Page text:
Okay, quick! When I say the phrase, “Gentle Discipline” what comes into your mind – the first thing? No censoring! For many of us, gentle discipline equates with permissiveness and the thought of a Kids Gone Wild Video! For others of us, gentle discipline equates with being the parent, who, for lack of better phrasing, is the “valium parent” –you know, the parent who never raises their voice, the parent who is always calm and composed. “Okay, you just pierced your little brother’s nose with a screwdriver in the garage? Okaaaay, maybe next time you should ask before you do that!”
Maybe some of us are sad when we hear this phrase, because we would like to not be yelling at our children, or hitting our children, but we are not sure what other tools we have in our toolbox to use.
What if I told you I see gentle discipline in a completely different light?
Many parents equate discipline to punishment. My Webster’s Dictionary defines discipline some other ways, including as “instruction”; “training that corrects, molds, or perfects the mental faculties or moral character”. I love the idea of discipline being a way to guide or lead a child. There are consequences to the behaviors we choose as individuals, but many times we punish children for being in a developmentally normal state.
Eda LeShan, in her wonderful article, “Please Don’t Hit Your Kids”, published in Mothering Magazine in Spring of 1996, writes: “We actually tend to hit children who are behaving normally. A two year old bites because he doesn’t yet know better ways to deal with problems. A five year old steals crayons at school because five is too young to control the impulse to take what she wants when she wants it. A 10 year old lies about having joined some friends in teasing a newcomer at school, since at this age it’s normal to want social approval more than fairness. It takes many years to learn self-restraint. This is not a crime. And making children feel guilty and bad doesn’t solve the problem. What is called for is help in making retribution, having adults explain why such behavior must be overcome.”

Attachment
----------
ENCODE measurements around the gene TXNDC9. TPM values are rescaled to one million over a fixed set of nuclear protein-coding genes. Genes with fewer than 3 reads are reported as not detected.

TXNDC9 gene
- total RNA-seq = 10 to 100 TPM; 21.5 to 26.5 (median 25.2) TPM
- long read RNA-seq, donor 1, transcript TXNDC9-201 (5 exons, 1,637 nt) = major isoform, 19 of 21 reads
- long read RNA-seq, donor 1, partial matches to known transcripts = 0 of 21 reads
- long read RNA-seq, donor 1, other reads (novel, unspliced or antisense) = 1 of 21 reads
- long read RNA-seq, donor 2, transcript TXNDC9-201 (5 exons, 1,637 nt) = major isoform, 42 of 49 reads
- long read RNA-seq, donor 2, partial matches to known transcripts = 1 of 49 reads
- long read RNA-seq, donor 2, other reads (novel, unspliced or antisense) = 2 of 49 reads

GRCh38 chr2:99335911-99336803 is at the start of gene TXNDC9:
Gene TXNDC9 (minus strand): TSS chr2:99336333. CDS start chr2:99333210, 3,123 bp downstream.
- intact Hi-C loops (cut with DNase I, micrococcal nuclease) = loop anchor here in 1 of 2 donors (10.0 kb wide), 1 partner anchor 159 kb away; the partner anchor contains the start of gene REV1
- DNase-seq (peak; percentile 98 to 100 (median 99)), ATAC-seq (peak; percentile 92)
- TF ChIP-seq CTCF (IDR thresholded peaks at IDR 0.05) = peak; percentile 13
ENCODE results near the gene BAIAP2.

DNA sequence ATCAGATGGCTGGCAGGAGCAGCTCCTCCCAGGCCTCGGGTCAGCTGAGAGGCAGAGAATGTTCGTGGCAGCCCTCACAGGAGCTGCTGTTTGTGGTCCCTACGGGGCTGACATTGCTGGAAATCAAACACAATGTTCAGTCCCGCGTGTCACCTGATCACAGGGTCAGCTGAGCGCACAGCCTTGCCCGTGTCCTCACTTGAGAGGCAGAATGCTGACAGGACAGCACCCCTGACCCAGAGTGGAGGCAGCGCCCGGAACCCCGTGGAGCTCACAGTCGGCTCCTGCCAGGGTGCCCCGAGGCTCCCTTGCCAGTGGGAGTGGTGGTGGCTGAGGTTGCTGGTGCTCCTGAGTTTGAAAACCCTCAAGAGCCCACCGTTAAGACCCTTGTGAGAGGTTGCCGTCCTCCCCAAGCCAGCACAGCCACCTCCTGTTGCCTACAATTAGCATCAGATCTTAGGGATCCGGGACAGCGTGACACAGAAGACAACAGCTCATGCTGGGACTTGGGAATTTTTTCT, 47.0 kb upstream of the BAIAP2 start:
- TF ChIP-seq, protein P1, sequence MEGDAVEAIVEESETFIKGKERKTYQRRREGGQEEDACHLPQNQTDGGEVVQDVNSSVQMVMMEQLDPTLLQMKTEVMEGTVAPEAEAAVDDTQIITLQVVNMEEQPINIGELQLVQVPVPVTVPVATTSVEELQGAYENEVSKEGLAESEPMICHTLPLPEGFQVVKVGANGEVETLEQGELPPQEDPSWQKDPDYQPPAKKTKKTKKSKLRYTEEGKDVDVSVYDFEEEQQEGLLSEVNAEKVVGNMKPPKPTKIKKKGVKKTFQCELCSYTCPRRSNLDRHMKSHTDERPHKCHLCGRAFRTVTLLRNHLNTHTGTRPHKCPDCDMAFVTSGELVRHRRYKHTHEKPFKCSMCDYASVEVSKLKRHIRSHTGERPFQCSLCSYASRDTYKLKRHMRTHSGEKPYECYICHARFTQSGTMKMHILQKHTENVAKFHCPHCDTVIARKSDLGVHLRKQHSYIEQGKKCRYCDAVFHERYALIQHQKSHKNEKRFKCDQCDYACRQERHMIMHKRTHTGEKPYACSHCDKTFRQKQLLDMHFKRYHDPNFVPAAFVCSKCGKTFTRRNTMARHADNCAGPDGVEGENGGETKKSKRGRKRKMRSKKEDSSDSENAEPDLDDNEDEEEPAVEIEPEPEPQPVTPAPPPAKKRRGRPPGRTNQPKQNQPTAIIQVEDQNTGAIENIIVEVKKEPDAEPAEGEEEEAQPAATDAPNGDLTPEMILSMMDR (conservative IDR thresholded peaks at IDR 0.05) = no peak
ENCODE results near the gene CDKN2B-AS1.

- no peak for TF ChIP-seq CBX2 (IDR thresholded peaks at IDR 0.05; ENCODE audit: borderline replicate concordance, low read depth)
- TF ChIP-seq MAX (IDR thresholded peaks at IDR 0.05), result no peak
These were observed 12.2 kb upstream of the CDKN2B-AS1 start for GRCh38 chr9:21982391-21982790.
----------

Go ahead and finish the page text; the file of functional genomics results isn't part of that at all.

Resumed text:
Guiding with loving firmness. THE WOMANLY ART OF BREASTFEEDING, page 257 states: “Discipline is a much maligned word, often associated with punishment and deprivation. Yet discipline actually refers to the guidance which we as parents lovingly give our children to help them do the right things for the right reasons- to help them grow into secure, happy, and loving persons able to step out in to the world with confidence in their own ability to succeed in whatever they set out to do.”
So, there is another oft-maligned word that I believe needs to be attached to the idea of discipline as a way to guide a child – and that word is AUTHORITY. Authority is a word that leaves a bad taste in many parents’ mouths. “Authority? We don’t need any of that here! Our home is not a police state!”
Well, when I looked up authority in my Webster’s Dictionary, it said that authority is “a citation from a book or file used in defense or support”, “a decision taken as a precedent”, or finally, “power to influence or command thought, opinion or behavior.” Influencing my child’s behavior is part of my job as a parent, but I felt it did not get across everything I wanted to say in this situation. Then I noticed that authority and the word a few entries above, authentic, share the same root. The dictionary says that authentic is “authoritative” and “worthy of acceptance or belief as conforming to fact of reality: TRUSTWORTHY.”
So, perhaps you could view your path in gentle discipline as a way to authentically guide your child. You, as a trustworthy, authoritative guide.
Truly AUTHENTIC LEADERSHIP.
· Using gentle discipline methods and thinking of discipline as guiding and teaching can be helpful in setting a tone for your home that is kind.
“Gentle discipline means, quite simply, placing empathy and respect at the very center of your parenting.” (Adventures in Gentle Discipline, page 3).
Here is a recap of some of the tools you can use in gentle discipline:
1. Humor – Lots of parents take parenting very seriously. But you can still think about humor, think about not taking it all quite so seriously. There are many situations where humor can save the day. Humor helps de-escalate things and also models for your child a positive way to look at the sunny side of things and a way to deal with a stressful or frustrating situation.